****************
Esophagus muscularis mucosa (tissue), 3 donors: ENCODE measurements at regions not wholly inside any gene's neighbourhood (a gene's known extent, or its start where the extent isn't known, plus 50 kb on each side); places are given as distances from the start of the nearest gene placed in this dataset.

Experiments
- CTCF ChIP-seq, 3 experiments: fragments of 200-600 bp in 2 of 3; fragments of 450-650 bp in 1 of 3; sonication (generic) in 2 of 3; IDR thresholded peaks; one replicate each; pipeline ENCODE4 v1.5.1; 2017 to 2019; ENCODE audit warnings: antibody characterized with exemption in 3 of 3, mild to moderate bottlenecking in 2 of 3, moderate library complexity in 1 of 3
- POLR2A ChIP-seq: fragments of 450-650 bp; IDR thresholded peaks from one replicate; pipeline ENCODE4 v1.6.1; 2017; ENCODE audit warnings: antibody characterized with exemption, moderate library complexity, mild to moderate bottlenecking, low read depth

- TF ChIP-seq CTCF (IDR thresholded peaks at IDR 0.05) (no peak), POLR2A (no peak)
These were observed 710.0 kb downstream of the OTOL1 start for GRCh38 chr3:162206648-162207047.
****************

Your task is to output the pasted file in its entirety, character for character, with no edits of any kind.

Esophagus muscularis mucosa (tissue), 3 donors: ENCODE measurements at regions not wholly inside any gene's neighbourhood (a gene's known extent, or its start where the extent isn't known, plus 50 kb on each side); places are given as distances from the start of the nearest gene placed in this dataset.

Experiments
- CTCF ChIP-seq, 3 experiments: fragments of 200-600 bp in 2 of 3; fragments of 450-650 bp in 1 of 3; sonication (generic) in 2 of 3; IDR thresholded peaks; one replicate each; pipeline ENCODE4 v1.5.1; 2017 to 2019; ENCODE audit warnings: antibody characterized with exemption in 3 of 3, mild to moderate bottlenecking in 2 of 3, moderate library complexity in 1 of 3
- POLR2A ChIP-seq: fragments of 450-650 bp; IDR thresholded peaks from one replicate; pipeline ENCODE4 v1.6.1; 2017; ENCODE audit warnings: antibody characterized with exemption, moderate library complexity, mild to moderate bottlenecking, low read depth

- TF ChIP-seq CTCF (IDR thresholded peaks at IDR 0.05) (no peak), POLR2A (no peak)
These were observed 710.0 kb downstream of the OTOL1 start for GRCh38 chr3:162206648-162207047.